It is often said in the legal profession that a criminal history is like a shadow because it follows you for the rest of your life. While mostly true, there are certain aspects of Georgia law that may assist some people in changing the past by literally getting rid of the shadow a criminal conviction can have on them.
Many people in Georgia have heard of or are somewhat familiar with the notion of a person using their “First Offender” or being sentenced as a First Offender as a means of avoiding conviction for a criminal charge. For those who may not be familiar, Georgia’s First Offender Act is a sentencing option available for many criminal offenses, both misdemeanor and felony, which allows a person who has no prior felony conviction to resolve a criminal case without a conviction. While there are some limitations and numerous offenses for which this type of sentencing is not allowed, the First Offender Act is an excellent way for a person to avoid becoming a convicted felon in cases where the evidence is not on their side. The person accused accomplishes this by entering a plea and completing the sentence of the court prior to the adjudication of guilt. If the person successfully completes their sentence, then the case is discharged by the court without a conviction and disappears from their criminal history for most employment purposes. Using this sentencing option is extremely advantageous to the offender as we are all aware of the negative consequences which can follow a person forever if they have a criminal conviction on their record, especially if they are convicted of a felony.
While sentencing under the First Offender Act is heavily utilized in today’s criminal courts during the initial sentencing phase of the offender, there is a large population of people who were eligible for First Offender treatment in the past but for a multitude of reasons were not sentenced pursuant to the act. Many times, the person was not informed by their attorney of the availability of First Offender treatment for their case. Also, it is very common for a person who was not previously represented by an attorney to not be informed of the First Offender Act sentencing option by the court at their sentencing.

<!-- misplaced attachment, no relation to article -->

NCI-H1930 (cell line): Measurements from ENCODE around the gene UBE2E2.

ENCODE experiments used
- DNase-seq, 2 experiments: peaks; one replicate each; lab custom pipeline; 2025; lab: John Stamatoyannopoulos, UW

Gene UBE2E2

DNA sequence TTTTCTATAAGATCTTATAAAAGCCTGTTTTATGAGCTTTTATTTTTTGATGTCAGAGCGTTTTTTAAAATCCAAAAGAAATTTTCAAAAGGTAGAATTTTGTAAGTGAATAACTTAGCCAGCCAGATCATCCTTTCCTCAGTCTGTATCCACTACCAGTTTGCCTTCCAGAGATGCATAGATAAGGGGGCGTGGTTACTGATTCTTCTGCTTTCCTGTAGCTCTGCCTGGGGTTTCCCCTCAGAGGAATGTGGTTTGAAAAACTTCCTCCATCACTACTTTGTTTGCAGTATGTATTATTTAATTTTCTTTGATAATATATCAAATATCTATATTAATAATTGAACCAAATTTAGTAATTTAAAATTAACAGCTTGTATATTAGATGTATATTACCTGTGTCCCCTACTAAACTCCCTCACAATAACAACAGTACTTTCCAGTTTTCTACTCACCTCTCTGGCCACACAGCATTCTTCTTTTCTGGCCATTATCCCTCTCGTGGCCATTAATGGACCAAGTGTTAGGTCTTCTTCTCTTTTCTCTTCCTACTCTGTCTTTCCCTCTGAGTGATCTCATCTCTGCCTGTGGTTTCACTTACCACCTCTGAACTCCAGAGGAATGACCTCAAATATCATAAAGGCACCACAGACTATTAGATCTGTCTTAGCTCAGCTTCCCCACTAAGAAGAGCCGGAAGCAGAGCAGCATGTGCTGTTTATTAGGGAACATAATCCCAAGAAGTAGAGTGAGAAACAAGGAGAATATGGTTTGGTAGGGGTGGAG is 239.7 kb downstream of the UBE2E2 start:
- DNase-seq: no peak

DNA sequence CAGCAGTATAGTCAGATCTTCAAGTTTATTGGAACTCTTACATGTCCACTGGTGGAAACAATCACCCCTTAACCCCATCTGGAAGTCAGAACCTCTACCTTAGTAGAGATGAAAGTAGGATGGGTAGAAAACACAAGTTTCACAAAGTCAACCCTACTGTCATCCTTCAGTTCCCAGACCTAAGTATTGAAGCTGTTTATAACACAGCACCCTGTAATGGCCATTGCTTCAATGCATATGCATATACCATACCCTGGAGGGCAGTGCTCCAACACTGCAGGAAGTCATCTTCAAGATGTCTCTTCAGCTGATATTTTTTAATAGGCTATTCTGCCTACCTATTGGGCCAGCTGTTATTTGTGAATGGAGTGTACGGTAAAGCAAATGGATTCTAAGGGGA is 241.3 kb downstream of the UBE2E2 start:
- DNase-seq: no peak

Thankfully, in 2015 the Georgia legislature addressed this very issue and passed reforms allowing for the retroactive application of FOA sentencing. In 2017, the law was further clarified to make the retroactive provisions applicable to any case sentenced on or after March 18, 1968. Now, with the consent of the prosecutor, individuals who would have been eligible for First Offender Treatment at the time of their sentencing, but were not aware of their eligibility may be retroactively sentenced as a First Offender. If done properly, this allows for the prior conviction to be retroactively discharged without an adjudication of guilt and removed from a person’s criminal history for most employment purposes.
If you or someone you know may benefit from this type of sentencing modification, contact a criminal lawyer who has experience in this process and has successfully handled cases of this nature. An experienced criminal lawyer will be able to assist you in investigating your eligibility, navigating the complicated legal process, and fighting for the Georgia First Offender Act to be retroactively applied to your conviction.